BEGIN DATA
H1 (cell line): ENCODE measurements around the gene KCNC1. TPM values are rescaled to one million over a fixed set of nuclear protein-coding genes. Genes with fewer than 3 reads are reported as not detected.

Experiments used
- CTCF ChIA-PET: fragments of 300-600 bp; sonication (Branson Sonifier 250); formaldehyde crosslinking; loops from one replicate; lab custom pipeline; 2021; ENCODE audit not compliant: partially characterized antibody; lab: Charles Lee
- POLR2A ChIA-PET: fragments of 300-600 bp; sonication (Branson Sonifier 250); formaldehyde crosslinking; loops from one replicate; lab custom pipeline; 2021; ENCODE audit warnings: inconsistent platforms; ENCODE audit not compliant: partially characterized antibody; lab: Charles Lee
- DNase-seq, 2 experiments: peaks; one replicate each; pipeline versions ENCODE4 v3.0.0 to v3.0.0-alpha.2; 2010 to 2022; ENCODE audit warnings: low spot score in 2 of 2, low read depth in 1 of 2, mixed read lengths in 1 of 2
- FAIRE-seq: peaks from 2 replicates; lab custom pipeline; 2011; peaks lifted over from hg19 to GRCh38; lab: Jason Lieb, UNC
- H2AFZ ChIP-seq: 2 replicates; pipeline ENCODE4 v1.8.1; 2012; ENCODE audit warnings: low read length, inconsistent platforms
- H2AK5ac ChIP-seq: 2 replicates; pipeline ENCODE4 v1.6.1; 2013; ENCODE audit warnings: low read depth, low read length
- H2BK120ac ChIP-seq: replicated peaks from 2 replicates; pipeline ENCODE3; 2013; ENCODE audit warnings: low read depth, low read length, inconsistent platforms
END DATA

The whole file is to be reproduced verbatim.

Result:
H1 (cell line): ENCODE measurements around the gene KCNC1. TPM values are rescaled to one million over a fixed set of nuclear protein-coding genes. Genes with fewer than 3 reads are reported as not detected.

Experiments used
- CTCF ChIA-PET: fragments of 300-600 bp; sonication (Branson Sonifier 250); formaldehyde crosslinking; loops from one replicate; lab custom pipeline; 2021; ENCODE audit not compliant: partially characterized antibody; lab: Charles Lee
- POLR2A ChIA-PET: fragments of 300-600 bp; sonication (Branson Sonifier 250); formaldehyde crosslinking; loops from one replicate; lab custom pipeline; 2021; ENCODE audit warnings: inconsistent platforms; ENCODE audit not compliant: partially characterized antibody; lab: Charles Lee
- DNase-seq, 2 experiments: peaks; one replicate each; pipeline versions ENCODE4 v3.0.0 to v3.0.0-alpha.2; 2010 to 2022; ENCODE audit warnings: low spot score in 2 of 2, low read depth in 1 of 2, mixed read lengths in 1 of 2
- FAIRE-seq: peaks from 2 replicates; lab custom pipeline; 2011; peaks lifted over from hg19 to GRCh38; lab: Jason Lieb, UNC
- H2AFZ ChIP-seq: 2 replicates; pipeline ENCODE4 v1.8.1; 2012; ENCODE audit warnings: low read length, inconsistent platforms
- H2AK5ac ChIP-seq: 2 replicates; pipeline ENCODE4 v1.6.1; 2013; ENCODE audit warnings: low read depth, low read length
- H2BK120ac ChIP-seq: replicated peaks from 2 replicates; pipeline ENCODE3; 2013; ENCODE audit warnings: low read depth, low read length, inconsistent platforms